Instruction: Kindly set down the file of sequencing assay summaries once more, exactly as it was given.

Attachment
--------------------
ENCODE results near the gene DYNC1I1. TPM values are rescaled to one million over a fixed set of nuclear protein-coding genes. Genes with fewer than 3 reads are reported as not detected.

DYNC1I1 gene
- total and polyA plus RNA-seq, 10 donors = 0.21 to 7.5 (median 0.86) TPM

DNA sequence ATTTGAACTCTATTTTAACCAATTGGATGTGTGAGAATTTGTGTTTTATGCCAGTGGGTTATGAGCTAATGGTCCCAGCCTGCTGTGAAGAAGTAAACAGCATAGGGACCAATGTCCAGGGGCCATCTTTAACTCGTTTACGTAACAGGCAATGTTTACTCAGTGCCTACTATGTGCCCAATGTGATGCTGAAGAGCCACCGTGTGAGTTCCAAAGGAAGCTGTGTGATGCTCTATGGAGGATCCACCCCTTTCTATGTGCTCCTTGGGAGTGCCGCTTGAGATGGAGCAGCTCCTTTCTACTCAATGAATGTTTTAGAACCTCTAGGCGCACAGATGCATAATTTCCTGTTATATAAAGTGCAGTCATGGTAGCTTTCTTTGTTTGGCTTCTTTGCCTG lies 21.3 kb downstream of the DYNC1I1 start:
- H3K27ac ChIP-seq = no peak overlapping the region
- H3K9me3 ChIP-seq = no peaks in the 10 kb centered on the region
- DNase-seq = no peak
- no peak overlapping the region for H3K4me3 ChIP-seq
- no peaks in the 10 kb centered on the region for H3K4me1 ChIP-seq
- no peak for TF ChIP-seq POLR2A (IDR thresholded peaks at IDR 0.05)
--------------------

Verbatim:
ENCODE results near the gene DYNC1I1. TPM values are rescaled to one million over a fixed set of nuclear protein-coding genes. Genes with fewer than 3 reads are reported as not detected.

DYNC1I1 gene
- total and polyA plus RNA-seq, 10 donors = 0.21 to 7.5 (median 0.86) TPM

DNA sequence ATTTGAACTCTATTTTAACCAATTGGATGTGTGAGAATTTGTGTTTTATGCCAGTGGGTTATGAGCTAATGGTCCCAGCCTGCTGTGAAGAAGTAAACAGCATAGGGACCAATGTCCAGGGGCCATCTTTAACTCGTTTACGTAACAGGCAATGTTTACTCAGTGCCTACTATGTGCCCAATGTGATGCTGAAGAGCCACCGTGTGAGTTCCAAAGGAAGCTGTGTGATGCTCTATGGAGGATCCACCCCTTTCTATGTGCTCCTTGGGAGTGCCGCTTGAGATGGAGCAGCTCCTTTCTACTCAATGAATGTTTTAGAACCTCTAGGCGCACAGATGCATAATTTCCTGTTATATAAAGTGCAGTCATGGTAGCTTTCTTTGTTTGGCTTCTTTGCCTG lies 21.3 kb downstream of the DYNC1I1 start:
- H3K27ac ChIP-seq = no peak overlapping the region
- H3K9me3 ChIP-seq = no peaks in the 10 kb centered on the region
- DNase-seq = no peak
- no peak overlapping the region for H3K4me3 ChIP-seq
- no peaks in the 10 kb centered on the region for H3K4me1 ChIP-seq
- no peak for TF ChIP-seq POLR2A (IDR thresholded peaks at IDR 0.05)